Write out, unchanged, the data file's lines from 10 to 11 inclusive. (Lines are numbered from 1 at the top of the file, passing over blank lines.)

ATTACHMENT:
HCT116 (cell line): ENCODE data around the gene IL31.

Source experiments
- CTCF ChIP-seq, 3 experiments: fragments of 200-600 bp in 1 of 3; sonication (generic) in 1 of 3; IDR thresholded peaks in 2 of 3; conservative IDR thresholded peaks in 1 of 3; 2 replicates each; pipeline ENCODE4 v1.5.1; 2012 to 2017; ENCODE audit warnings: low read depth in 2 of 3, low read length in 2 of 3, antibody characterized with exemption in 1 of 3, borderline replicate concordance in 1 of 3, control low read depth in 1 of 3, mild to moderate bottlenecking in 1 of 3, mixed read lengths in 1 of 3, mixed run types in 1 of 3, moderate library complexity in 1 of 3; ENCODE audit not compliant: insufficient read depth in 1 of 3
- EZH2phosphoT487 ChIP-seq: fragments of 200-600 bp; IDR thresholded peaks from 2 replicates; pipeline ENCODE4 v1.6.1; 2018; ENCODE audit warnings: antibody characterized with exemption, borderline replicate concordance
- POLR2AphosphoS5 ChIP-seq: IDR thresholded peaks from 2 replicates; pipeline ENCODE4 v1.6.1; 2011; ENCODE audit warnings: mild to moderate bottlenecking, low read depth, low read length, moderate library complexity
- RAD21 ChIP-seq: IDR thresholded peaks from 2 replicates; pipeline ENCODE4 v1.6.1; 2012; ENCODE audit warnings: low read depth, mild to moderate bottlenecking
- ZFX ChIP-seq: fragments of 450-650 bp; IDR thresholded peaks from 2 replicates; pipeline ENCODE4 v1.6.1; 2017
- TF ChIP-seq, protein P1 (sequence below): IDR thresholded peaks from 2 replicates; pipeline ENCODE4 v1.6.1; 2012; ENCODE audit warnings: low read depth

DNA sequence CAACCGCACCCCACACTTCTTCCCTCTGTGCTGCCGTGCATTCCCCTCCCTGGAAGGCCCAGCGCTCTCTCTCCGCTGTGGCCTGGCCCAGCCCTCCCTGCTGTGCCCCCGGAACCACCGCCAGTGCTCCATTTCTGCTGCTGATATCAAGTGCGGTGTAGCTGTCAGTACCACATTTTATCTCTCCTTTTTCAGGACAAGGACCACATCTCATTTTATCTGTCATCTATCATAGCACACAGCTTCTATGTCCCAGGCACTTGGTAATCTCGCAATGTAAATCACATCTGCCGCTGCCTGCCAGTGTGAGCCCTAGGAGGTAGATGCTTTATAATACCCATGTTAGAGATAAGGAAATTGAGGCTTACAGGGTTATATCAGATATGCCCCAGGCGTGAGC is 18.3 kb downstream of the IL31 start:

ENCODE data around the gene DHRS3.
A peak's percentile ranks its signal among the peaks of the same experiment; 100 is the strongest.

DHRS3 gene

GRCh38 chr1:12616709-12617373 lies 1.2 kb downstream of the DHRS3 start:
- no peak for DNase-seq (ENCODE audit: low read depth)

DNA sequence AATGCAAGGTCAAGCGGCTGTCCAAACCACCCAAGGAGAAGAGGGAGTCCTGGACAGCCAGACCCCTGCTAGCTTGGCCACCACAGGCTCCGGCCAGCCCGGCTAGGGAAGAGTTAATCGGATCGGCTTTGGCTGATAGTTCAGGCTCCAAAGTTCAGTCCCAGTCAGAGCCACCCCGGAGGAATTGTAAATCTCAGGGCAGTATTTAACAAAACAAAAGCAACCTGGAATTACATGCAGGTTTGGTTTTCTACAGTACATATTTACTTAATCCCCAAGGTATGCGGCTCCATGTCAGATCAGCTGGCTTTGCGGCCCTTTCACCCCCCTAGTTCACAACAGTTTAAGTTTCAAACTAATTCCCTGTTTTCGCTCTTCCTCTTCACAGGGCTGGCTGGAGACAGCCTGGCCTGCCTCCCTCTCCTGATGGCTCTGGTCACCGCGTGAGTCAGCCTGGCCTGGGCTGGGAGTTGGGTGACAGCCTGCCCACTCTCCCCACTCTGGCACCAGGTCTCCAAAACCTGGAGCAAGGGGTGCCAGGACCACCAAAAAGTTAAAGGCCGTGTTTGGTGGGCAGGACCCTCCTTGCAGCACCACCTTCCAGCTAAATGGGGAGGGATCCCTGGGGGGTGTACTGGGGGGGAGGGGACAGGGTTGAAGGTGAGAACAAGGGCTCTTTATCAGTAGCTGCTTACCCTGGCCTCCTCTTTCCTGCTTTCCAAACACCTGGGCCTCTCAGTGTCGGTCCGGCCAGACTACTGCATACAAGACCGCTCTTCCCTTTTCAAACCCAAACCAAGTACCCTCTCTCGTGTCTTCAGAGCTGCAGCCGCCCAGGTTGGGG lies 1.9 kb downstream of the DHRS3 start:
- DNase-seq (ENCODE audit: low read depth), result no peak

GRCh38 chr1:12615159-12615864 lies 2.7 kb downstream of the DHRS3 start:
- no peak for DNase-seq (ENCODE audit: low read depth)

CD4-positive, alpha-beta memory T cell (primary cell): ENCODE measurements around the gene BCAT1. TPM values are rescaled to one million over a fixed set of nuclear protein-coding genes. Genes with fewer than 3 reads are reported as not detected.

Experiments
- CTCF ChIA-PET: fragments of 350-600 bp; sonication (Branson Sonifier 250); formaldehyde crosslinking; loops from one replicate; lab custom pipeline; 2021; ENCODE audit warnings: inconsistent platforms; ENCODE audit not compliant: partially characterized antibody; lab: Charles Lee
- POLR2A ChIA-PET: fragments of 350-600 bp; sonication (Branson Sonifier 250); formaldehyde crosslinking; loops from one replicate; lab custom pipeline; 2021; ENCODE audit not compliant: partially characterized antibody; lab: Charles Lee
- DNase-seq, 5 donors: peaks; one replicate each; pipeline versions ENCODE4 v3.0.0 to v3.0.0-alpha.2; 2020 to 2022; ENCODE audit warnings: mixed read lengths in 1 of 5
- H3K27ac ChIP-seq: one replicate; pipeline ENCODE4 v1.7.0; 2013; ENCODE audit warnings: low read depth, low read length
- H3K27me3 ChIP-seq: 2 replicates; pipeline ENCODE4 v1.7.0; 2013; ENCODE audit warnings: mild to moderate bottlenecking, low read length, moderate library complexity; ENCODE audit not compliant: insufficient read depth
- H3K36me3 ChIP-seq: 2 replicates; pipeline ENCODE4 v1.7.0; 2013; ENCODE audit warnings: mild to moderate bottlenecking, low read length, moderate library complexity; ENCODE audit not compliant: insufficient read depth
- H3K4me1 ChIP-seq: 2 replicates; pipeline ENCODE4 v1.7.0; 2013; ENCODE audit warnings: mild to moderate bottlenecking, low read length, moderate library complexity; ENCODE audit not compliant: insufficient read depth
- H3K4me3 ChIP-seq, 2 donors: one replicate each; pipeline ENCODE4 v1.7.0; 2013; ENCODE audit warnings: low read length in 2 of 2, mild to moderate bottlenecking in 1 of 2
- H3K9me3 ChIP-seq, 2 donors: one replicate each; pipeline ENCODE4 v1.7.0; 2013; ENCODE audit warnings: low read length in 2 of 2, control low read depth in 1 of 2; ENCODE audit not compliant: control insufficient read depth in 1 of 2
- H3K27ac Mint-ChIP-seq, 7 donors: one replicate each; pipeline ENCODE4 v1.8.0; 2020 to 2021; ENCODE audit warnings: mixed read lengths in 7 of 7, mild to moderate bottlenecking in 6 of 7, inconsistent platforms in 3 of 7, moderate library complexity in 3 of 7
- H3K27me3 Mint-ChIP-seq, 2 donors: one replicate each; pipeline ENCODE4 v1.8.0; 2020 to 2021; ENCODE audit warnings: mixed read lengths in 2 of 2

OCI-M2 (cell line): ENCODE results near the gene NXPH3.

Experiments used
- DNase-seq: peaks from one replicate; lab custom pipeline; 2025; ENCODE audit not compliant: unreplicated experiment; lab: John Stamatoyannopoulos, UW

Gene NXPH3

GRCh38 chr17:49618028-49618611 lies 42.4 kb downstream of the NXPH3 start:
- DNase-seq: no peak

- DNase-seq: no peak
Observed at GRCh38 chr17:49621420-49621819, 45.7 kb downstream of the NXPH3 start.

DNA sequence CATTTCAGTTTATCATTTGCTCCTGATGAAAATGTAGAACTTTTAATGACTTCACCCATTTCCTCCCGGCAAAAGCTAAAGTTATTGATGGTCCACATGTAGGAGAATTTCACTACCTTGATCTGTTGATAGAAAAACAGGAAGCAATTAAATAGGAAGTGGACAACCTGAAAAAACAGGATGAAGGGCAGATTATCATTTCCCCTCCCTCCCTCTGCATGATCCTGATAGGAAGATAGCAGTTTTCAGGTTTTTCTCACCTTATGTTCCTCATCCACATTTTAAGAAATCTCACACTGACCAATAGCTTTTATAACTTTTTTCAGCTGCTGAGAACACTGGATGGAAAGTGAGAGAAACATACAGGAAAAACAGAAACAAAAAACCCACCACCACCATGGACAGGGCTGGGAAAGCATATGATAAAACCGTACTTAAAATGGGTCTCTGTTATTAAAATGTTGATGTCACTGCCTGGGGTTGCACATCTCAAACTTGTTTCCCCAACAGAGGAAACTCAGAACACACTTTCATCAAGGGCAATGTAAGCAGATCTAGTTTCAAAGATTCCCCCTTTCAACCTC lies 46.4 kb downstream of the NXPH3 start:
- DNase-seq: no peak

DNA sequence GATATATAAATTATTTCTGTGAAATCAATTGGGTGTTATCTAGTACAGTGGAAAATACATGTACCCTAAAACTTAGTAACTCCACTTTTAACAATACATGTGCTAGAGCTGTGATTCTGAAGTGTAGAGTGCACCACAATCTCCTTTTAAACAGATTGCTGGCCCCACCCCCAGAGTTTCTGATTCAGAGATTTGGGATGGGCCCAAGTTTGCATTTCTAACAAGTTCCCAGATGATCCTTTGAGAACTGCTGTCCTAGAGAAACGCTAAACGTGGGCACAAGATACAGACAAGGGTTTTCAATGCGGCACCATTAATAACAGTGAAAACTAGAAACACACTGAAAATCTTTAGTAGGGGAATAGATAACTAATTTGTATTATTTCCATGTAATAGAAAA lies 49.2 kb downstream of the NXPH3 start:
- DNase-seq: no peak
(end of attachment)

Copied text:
ENCODE data around the gene DHRS3.
A peak's percentile ranks its signal among the peaks of the same experiment; 100 is the strongest.